- (used with a plural verb) the members of the Hasmonean family of Jewish leaders and rulers comprising the sons of Mattathias and their descendants and reigning in Judea from 167? to 37 b.c., especially Judas Maccabaeus and his brothers, who defeated the Syrians under Antiochus IV in 165? and rededicated the Temple in Jerusalem.
- (used with a singular verb) either of two books of the Apocrypha, I Maccabees or II Maccabees, that contain the history of the Maccabees.
Examples from the Web for maccabees
Have a happy Hannukah, but please remember: don't let the Maccabees win.Don't Let the Maccabees Win
December 4, 2013
I promise you in the spirit of the Maccabees, we will not allow Iran to receive a military nuclear capability.Benjamin Netanyahu Meets Pope Francis In Rome
Barbie Latza Nadeau
December 2, 2013
True, the Maccabees were defending the God of Torah and Law.Christmas For Love, Chanukah For Awe
December 7, 2012
I put my heart and soul into my screenplay about the Maccabees for deeply personal reasons.
He was asked to write the screenplay for a Mel Gibson film about the Maccabees.
Before the time of the Maccabees there was no canon of sacred books.A Theological-Political Treatise [Part II]
Benedict of Spinoza
We may also understand it as five angels, who were sent by God to the assistance of the Maccabees.The Phantom World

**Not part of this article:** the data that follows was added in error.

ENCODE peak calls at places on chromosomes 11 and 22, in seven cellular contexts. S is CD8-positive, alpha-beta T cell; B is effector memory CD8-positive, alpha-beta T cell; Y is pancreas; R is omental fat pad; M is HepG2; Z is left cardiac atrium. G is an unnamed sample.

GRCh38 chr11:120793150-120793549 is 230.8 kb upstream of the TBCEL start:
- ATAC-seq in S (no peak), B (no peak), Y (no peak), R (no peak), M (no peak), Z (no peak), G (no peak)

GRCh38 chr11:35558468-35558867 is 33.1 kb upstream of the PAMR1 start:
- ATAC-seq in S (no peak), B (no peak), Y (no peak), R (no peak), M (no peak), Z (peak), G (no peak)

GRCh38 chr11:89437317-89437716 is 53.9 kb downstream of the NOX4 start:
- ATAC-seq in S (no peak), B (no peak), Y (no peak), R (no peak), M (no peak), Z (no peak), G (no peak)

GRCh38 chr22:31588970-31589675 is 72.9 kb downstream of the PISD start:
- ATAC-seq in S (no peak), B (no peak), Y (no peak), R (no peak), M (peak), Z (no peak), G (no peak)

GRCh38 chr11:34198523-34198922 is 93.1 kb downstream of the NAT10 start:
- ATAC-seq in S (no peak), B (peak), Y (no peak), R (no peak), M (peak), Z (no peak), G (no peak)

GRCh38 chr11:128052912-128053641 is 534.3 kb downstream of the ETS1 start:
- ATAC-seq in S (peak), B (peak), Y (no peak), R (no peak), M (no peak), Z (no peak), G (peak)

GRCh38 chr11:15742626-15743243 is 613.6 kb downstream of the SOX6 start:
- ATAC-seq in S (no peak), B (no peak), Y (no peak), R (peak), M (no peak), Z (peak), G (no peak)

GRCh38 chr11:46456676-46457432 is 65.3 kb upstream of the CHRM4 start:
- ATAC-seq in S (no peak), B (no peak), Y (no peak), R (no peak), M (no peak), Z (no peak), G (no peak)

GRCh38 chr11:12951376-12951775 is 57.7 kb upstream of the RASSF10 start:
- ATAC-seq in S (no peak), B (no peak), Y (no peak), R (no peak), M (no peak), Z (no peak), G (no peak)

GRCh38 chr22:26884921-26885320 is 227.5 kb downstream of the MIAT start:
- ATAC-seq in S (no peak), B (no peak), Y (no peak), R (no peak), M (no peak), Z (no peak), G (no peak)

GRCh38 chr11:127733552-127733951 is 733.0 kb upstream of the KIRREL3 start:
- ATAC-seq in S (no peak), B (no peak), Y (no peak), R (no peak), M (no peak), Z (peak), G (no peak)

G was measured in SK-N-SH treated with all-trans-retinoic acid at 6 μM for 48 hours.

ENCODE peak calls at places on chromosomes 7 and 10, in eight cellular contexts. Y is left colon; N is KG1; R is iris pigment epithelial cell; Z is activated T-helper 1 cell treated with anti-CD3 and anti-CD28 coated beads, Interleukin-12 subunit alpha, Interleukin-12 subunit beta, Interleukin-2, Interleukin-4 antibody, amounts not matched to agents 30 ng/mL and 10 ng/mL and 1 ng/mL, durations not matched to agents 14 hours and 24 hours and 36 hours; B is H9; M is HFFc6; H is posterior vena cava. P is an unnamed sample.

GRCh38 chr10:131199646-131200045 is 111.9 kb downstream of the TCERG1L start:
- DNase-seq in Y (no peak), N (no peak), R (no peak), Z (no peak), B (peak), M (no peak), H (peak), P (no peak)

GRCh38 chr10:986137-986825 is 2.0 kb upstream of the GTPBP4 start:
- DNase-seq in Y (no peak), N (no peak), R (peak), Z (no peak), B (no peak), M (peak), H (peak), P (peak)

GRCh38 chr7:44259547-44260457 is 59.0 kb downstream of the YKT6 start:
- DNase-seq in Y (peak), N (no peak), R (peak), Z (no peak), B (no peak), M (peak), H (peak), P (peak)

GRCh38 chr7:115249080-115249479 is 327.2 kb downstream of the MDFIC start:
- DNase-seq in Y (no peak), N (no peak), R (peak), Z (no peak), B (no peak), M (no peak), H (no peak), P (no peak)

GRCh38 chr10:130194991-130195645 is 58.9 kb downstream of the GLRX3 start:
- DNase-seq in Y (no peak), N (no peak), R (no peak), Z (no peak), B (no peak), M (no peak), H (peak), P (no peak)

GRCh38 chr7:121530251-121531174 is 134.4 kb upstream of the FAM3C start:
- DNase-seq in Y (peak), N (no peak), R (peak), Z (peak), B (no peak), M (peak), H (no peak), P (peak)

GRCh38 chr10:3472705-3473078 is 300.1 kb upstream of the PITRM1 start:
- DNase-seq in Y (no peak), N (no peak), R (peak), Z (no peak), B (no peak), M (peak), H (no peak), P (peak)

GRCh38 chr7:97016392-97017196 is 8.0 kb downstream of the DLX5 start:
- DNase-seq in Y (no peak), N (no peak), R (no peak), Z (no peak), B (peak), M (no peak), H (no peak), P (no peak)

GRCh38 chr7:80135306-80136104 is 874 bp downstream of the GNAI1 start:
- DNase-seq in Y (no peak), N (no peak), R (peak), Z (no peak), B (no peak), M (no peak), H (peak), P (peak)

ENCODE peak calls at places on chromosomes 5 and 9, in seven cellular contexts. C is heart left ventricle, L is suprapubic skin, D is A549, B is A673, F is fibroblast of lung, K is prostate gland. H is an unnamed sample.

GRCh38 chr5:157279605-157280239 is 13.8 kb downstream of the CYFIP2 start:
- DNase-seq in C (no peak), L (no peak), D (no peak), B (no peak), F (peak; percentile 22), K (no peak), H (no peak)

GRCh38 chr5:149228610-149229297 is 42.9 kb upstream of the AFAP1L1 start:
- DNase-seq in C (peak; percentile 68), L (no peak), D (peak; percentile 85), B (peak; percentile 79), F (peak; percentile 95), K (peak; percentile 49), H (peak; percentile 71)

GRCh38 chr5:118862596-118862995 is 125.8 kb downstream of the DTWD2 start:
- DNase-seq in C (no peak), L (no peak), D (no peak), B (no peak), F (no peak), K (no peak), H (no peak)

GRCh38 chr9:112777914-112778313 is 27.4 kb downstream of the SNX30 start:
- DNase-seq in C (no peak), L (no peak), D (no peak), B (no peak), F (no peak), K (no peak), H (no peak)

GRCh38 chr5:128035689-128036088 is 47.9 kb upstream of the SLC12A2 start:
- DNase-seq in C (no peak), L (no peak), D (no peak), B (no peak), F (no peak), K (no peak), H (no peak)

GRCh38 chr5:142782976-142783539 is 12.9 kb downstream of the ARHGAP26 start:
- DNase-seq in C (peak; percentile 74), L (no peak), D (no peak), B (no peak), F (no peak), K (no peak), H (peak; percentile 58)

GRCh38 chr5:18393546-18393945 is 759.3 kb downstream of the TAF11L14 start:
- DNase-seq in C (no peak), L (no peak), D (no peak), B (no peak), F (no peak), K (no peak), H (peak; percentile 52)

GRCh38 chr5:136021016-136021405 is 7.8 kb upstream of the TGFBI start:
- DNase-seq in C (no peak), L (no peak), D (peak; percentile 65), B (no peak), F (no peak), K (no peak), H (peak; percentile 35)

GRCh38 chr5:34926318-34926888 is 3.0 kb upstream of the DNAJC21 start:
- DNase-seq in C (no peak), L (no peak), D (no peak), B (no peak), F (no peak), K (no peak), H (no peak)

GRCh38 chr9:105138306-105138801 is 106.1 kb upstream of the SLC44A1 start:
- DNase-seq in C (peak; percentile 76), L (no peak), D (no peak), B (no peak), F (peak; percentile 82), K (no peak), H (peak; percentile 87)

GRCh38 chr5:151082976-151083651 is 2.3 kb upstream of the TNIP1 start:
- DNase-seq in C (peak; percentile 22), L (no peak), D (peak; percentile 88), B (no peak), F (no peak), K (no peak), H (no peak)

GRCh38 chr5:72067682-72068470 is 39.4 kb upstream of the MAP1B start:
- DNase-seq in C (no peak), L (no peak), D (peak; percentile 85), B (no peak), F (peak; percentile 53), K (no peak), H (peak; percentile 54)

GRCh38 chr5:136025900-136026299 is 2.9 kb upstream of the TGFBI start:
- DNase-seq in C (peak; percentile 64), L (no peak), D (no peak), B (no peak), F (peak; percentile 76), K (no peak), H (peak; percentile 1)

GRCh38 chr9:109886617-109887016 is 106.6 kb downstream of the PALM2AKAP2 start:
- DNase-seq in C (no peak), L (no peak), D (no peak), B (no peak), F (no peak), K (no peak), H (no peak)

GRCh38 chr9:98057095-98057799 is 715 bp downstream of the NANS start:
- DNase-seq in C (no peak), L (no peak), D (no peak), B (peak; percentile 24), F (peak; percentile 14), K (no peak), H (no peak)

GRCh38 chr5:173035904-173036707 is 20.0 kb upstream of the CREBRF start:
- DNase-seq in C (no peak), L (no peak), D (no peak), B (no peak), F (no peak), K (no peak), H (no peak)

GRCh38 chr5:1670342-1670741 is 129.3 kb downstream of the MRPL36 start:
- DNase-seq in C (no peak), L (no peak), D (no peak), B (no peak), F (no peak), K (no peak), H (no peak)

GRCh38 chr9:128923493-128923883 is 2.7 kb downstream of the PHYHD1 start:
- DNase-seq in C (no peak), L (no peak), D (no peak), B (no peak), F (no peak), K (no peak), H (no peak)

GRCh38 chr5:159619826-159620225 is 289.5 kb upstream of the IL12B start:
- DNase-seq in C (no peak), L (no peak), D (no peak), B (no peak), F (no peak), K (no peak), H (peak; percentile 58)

Mrs. Burns: I bring you the welcome of the 45,000 Ladies of the Maccabees.
It is called Gerusia, or Senate, in the second book of Maccabees.The Trial of Jesus from a Lawyer's Standpoint, Vol. I (of II)
Walter M. Chandler
All this is strongly emphasised in the narrative of the Book of Maccabees.The Expositor's Bible: The Book of Daniel
F. W. Farrar
- a Jewish family of patriots who freed Judaea from Seleucid oppression (168–142 bc)
- any of four books of Jewish history, including the last two of the Apocrypha
Word Origin and History for maccabees
late 14c., from Late Latin Maccabæus, surname given to Judas, third son of Mattathias the Hasmonean, leader of the religious revolt against Antiochus IV, 175-166 B.C.E. Usually connected with Hebrew maqqabh "hammer," but Klein thinks it an inexact transliteration of Hebrew matzbi "general, commander of an army." Related: Maccabean.